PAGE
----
It came to my attention yesterday that the former PM, Margaret Thatcher, has passed away.
This, in itself, is old news – more interesting is the way this development found its way throughout the hubbub of the train and into my book-focused conciousness.
A student, returning from the Easter break, exclaimed to her friend that the Iron Lady had died, to which her companion dryly responded, ‘Justice.’
Surprised by her reaction, the first student asked how she could be so callous, to which she again responded, ‘she was a callous woman. An evil woman.’
For many outside Europe, the bitterness with which many Britons greet the news is fascinating – for those appalled by British vitriol, Maggie was Meryl, a feminist and a scion for women in politics.
Over the Channel, she locked horns with the former German Chancellor Helmut Kohl as she contended the reunification of East and West Germany, made peace with Mikhail Gorbachev and tensed relations between Britain and France.
Across the oceans, the legacy of the Falklands War continues to rear its head and Argentina continues to shake a tireless fist over the Malvinas Islands.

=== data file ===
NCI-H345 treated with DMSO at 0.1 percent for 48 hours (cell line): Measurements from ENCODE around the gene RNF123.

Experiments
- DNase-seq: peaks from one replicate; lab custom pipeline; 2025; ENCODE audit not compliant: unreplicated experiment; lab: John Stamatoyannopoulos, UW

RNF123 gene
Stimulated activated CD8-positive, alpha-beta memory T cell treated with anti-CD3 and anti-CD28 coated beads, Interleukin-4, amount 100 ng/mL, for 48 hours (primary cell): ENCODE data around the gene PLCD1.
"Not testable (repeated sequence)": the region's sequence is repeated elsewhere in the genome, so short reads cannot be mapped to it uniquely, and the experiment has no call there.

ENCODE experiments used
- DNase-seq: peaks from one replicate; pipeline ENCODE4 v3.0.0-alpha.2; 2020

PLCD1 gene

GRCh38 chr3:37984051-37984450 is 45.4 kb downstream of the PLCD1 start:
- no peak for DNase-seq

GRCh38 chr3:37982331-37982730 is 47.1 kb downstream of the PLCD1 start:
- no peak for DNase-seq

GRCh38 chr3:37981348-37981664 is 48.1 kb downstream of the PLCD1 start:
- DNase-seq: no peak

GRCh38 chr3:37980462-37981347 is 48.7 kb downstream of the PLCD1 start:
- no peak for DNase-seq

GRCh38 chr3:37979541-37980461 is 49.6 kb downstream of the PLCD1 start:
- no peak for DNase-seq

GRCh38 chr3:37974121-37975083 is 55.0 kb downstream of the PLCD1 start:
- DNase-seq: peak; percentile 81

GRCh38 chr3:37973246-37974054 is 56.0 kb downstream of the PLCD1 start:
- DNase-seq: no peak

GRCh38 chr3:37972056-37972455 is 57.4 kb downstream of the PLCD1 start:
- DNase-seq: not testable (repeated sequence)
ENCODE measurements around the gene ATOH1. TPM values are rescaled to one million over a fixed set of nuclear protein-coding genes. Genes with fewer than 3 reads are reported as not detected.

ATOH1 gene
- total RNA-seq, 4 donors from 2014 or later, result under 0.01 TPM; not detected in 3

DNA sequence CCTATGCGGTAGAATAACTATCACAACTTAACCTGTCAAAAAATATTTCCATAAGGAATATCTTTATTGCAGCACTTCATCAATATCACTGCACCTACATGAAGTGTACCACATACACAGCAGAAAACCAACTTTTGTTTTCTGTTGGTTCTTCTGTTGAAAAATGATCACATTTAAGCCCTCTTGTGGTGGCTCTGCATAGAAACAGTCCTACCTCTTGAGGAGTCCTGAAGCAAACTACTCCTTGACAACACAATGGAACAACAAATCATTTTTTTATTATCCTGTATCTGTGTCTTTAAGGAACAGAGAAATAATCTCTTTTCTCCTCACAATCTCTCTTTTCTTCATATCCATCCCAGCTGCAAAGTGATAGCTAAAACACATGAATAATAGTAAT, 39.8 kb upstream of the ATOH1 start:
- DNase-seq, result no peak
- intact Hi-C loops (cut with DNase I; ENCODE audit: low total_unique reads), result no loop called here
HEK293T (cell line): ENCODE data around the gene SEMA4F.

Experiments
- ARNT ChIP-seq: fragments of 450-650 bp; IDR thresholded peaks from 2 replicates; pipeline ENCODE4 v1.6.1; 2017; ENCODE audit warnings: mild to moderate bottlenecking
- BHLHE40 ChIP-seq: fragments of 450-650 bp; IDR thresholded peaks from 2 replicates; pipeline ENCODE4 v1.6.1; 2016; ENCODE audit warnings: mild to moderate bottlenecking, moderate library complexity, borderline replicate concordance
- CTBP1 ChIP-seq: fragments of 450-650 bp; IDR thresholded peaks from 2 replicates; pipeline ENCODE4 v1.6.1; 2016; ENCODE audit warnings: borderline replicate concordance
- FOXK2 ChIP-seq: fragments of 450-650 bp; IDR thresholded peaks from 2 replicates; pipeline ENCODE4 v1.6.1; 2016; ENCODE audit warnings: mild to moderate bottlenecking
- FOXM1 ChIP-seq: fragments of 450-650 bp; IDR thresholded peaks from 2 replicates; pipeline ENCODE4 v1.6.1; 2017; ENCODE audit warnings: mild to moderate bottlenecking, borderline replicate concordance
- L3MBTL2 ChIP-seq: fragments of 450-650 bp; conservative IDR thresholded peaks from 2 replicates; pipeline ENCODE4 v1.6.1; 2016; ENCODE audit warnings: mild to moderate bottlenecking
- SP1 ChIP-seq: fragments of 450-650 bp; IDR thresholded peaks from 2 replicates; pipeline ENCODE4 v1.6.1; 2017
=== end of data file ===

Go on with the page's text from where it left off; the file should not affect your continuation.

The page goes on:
For those unswayed by her record in international relations, the fact that she committed such bold acts warrants an applause for furthering the role of women in politics and a swarm of memes comprising tired quotes of ‘If you want something said, ask a man; if you want something done,ask a woman’ have been unleashed.
But herein lies the rub: she may have been the first female Prime Minister, yet this does not make her a feminist.
The battle for women’s rights has largely been won. The days when they were demanded and discussed in strident tones should be gone forever. I hate those strident tones we hear from some Women’s Libbers.
The feminists hate me, don’t they? And I don’t blame them. For I hate feminism. It is poison.
For Thatcher, being at the top was a matter of personal victory – any man, or woman, that threatened her power was greeted with equal disdain.
Couple this with the fact that she never promoted a woman from the Commons to the Cabinet during her time at Number 10 and the reality that Thatcher was less an icon for female empowerment and more a factor contributing to dis-empowerment emerges.
So let us not fall into the tired routine of deifying the dead – the memes and proclamations of ‘what she did for women’ ring empty.
As Frankie Boyle tweeted, ‘Looking forward to hearing about who found all the horcruxes;’ and so that chapter in British history (save for the ill-legacies) closes.